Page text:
Walking My Reactive Dog: Part 2
May 15, 2014 30 Comments
In case you missed it, check out Part 1 here.
So, I’ve been discussing Alma’s on-leash reactivity when seeing other on-leash dogs.
In an effort to fully assess everything, I developed what I’m now calling Alma’s Reactivity Matrix (details in part 1).
The point of this is to help assess where we’re at, and where we need to go for all of those boxes to turn green. Or at least yellow – I’d be happy with yellow. And I think green is noble, but probably unrealistic for almost any dog, considering that top right box. But hey, if you’re truly there: kudos. I call Moses our ‘perfect’ dog, but if I did this for him, even his matrix wouldn’t be 100% green.
So, Alma’s reactive. What am I doing about it?
Well, where the situation falls in the matrix really determines my response.
Getting a ‘Hail Mary’ lunging reaction from her is never the goal. If she does that, it’s a clear sign that the situation is too much for her (not to mention it’s not fun to deal with and can often been stressful and embarrassing for me, too).
And the green boxes – while totally awesome – aren’t learning opportunities (for this issue, anyway).
So that leaves me in yellow and orange – preferably yellow, but depending on the environment, it can be a very fine line between the two.
Yellow is the perfect learning opportunity – she’s aware of the other dog, but hasn’t lost her mind. She’s still paying attention to me and what I’m doing. I can experiment with proximity and gauge her reaction. If she stays calm, I can reduce distance (which is really what she wants in these situations – she wants to get closer and greet the other dog) and reward calmness.
If she starts to get more excited, we can pause, distract, or create more distance – this both relieves any anxiety or stress she may have about the situation and communicates that her exuberance doesn’t get her what she wants (which is to greet).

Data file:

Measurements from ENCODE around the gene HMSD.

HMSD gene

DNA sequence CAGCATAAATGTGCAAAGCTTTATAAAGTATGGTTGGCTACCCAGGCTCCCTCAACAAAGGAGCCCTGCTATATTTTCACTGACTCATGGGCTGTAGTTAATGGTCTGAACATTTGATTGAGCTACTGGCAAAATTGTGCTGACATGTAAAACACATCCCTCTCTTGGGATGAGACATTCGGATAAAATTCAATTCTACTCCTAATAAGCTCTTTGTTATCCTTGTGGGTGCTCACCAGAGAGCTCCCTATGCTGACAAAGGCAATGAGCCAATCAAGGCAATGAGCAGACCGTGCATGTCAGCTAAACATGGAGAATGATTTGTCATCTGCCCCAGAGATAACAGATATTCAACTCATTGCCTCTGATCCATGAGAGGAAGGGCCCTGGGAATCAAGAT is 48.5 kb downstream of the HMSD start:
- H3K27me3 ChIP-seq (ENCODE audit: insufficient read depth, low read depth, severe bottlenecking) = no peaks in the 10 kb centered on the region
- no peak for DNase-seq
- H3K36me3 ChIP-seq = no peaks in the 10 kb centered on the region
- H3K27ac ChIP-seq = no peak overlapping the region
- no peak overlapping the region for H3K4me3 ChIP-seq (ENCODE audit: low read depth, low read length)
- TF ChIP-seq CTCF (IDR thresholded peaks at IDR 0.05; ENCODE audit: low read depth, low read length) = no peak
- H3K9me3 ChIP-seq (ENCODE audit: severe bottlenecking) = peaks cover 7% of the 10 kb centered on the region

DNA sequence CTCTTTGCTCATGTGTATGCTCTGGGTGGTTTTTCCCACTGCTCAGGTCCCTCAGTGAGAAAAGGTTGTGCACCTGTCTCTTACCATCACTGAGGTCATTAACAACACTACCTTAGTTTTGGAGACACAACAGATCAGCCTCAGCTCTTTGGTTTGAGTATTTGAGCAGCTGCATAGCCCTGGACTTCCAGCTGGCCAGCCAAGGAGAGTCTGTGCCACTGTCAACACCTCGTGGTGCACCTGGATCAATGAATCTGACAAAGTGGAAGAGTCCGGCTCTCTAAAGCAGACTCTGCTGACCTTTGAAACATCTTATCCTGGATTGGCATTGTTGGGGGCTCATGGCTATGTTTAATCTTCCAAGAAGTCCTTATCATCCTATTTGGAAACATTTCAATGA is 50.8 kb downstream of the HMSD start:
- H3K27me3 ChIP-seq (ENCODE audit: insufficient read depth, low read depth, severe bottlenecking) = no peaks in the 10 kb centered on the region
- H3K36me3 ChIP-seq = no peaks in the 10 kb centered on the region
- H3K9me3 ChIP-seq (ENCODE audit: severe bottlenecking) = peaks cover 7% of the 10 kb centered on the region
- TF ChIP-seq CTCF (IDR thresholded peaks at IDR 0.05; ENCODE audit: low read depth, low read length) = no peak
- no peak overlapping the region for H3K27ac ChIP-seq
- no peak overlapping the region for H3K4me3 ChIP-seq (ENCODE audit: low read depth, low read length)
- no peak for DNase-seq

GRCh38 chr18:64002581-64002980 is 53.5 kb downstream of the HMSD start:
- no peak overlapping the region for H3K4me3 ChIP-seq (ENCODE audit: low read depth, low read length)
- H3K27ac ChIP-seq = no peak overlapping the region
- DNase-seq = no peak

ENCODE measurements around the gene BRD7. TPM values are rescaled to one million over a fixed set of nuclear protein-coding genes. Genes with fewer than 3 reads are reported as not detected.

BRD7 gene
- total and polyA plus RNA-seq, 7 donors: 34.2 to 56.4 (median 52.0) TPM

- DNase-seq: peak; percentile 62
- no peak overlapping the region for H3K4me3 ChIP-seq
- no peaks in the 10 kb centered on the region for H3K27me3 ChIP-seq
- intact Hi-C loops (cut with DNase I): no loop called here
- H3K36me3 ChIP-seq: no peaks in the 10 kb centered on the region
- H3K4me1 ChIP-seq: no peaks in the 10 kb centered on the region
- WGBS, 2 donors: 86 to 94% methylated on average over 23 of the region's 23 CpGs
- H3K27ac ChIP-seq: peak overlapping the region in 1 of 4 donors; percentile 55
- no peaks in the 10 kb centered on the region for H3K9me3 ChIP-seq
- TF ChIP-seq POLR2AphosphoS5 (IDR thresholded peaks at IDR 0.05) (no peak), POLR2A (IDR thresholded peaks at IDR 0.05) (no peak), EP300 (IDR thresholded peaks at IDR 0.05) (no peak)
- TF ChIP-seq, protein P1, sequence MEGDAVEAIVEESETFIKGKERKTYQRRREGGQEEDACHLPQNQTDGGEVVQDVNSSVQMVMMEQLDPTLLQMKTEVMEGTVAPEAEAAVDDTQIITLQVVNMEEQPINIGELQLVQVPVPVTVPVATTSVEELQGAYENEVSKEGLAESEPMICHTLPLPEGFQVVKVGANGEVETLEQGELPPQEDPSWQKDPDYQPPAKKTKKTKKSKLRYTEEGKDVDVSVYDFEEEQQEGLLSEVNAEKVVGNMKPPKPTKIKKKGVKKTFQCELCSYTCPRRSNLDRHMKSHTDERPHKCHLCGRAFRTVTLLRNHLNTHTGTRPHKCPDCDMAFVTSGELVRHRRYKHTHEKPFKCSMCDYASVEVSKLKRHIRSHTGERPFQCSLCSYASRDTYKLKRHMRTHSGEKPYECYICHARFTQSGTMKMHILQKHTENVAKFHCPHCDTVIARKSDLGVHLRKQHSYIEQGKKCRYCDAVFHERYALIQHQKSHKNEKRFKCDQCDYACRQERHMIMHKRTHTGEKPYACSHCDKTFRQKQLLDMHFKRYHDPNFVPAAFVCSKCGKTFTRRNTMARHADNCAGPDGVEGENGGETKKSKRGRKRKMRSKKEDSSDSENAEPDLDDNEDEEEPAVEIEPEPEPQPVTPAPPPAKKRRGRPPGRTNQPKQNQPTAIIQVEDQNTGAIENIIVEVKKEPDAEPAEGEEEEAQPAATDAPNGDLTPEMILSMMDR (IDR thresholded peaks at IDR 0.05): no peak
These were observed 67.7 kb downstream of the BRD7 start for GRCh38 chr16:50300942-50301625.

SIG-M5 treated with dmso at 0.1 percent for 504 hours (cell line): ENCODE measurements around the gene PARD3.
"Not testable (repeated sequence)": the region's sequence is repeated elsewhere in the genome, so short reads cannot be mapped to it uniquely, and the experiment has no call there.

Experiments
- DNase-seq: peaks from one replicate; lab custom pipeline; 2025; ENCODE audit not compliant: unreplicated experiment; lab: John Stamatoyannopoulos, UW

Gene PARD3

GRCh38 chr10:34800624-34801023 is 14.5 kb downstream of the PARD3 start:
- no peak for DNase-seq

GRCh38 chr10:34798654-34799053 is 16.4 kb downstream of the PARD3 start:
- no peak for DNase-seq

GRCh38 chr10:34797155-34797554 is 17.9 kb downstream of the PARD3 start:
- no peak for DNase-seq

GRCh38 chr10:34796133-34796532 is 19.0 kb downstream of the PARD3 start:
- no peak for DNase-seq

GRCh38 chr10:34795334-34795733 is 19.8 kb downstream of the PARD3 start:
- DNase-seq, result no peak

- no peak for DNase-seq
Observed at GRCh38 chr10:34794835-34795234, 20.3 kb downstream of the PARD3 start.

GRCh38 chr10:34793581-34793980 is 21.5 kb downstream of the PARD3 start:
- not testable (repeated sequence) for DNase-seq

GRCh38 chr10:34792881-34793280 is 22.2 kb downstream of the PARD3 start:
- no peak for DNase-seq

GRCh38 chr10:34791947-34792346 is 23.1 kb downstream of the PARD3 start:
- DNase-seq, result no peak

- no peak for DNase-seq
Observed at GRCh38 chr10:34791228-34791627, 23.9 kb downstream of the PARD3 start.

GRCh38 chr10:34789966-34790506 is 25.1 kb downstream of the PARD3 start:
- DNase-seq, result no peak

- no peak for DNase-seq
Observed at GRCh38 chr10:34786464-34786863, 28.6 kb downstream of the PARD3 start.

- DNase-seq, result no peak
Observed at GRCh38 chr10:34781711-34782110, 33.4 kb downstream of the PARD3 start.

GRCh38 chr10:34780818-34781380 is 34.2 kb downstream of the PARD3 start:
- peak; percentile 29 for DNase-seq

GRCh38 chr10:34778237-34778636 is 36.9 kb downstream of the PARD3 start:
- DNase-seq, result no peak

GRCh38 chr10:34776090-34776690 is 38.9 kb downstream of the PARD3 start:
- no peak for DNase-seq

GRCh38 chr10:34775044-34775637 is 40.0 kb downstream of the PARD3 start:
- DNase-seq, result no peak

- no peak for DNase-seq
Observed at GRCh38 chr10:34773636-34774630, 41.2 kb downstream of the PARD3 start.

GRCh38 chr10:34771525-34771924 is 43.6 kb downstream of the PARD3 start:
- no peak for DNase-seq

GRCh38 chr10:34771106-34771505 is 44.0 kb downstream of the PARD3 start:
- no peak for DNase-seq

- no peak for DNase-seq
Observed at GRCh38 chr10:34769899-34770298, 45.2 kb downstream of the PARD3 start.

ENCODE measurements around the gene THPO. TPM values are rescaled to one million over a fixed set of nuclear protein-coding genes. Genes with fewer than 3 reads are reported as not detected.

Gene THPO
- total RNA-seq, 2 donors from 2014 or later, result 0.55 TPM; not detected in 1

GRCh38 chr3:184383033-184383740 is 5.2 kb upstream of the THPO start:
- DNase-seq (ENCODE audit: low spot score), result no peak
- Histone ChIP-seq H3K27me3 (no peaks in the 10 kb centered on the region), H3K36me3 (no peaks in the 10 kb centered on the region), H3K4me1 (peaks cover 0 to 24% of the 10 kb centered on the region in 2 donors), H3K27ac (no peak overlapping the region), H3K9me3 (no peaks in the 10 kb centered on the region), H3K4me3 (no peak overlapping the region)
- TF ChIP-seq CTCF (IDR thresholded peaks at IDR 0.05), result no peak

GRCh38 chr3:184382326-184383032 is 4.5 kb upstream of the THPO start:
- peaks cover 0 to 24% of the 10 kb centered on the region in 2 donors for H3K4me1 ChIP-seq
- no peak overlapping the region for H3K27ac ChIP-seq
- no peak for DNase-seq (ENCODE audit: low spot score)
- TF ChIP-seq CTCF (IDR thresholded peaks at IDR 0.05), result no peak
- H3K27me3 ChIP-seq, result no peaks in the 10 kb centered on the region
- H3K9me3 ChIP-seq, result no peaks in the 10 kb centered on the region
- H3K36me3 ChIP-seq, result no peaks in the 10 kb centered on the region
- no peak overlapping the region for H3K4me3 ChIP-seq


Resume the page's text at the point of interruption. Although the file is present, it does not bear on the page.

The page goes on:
And we’ve seen some success. When we first learned Alma was reactive after adopting her, our definitions of proximity were much different – ‘too close’ was way farther away. But, as with all training, over time and as you have success you need to constantly redefine your goals – or redesign your matrix, as it were.
So here are a few of the strategies I’ve employed with Alma.
Note: our standard walking position is always at heel with a loose leash – Alma always walks in stride beside me on a regular 2 metre/6 foot leash. None of this pulling/flexi-leash business. We’ve walked like this since we adopted her, and it’s routine now. She pulls when she’s attached to the cart – that’s it. So the underlying context of these strategies is that she’s close and always starting in a loose leash/heel position.
The Sit & Wait
Only useful when we’re in the yellow and Alma’s “intensely focused”. Obviously asking her to sit if she’s bouncing or lunging and completely overwhelmed isn’t a good option. It just won’t work; she won’t even hear the word. But when she’s still in tune with me, asking her to sit can be a great distraction.
But this is only if the proximity will never get too close. But if the dog is across the street, we’re usually fine.
Often, if the dog is approaching, I’ll have her sit with her back towards the dog and facing me. Then I’m still able to keep an eye on the other dog and owner, and Alma has to strain a bit to watch them – it’s harder for her to really focus on them looking over her shoulder. Once they pass, we continue on our way.
Also useful in the yellow sections. This mostly means speeding up to jog past the distracting dog. If we’re moving quickly, Alma has to pay attention to me and where I’m going. Sure, she gets a little excited with the faster movement, but it’s excitement about me and what I’m doing, it’s not reactivity based on the other dog’s presence.